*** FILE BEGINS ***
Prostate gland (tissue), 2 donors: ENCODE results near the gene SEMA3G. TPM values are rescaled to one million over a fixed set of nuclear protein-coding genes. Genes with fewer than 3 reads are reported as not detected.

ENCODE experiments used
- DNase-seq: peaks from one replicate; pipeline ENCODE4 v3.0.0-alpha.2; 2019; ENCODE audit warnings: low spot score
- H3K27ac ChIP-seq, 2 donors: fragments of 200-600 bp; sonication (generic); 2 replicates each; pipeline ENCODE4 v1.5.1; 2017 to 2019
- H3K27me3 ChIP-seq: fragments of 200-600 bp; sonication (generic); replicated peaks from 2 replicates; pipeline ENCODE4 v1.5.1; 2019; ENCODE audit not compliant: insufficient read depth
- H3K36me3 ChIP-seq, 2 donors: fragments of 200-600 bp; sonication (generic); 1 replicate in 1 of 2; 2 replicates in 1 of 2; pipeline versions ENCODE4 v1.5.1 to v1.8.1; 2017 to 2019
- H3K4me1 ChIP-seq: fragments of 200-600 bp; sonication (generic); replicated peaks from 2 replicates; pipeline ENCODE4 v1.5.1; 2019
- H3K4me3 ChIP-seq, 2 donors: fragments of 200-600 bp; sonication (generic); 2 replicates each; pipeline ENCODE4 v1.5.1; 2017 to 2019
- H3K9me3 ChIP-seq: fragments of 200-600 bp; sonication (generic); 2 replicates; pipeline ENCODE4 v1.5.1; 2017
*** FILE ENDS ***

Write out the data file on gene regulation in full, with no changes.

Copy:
Prostate gland (tissue), 2 donors: ENCODE results near the gene SEMA3G. TPM values are rescaled to one million over a fixed set of nuclear protein-coding genes. Genes with fewer than 3 reads are reported as not detected.

ENCODE experiments used
- DNase-seq: peaks from one replicate; pipeline ENCODE4 v3.0.0-alpha.2; 2019; ENCODE audit warnings: low spot score
- H3K27ac ChIP-seq, 2 donors: fragments of 200-600 bp; sonication (generic); 2 replicates each; pipeline ENCODE4 v1.5.1; 2017 to 2019
- H3K27me3 ChIP-seq: fragments of 200-600 bp; sonication (generic); replicated peaks from 2 replicates; pipeline ENCODE4 v1.5.1; 2019; ENCODE audit not compliant: insufficient read depth
- H3K36me3 ChIP-seq, 2 donors: fragments of 200-600 bp; sonication (generic); 1 replicate in 1 of 2; 2 replicates in 1 of 2; pipeline versions ENCODE4 v1.5.1 to v1.8.1; 2017 to 2019
- H3K4me1 ChIP-seq: fragments of 200-600 bp; sonication (generic); replicated peaks from 2 replicates; pipeline ENCODE4 v1.5.1; 2019
- H3K4me3 ChIP-seq, 2 donors: fragments of 200-600 bp; sonication (generic); 2 replicates each; pipeline ENCODE4 v1.5.1; 2017 to 2019
- H3K9me3 ChIP-seq: fragments of 200-600 bp; sonication (generic); 2 replicates; pipeline ENCODE4 v1.5.1; 2017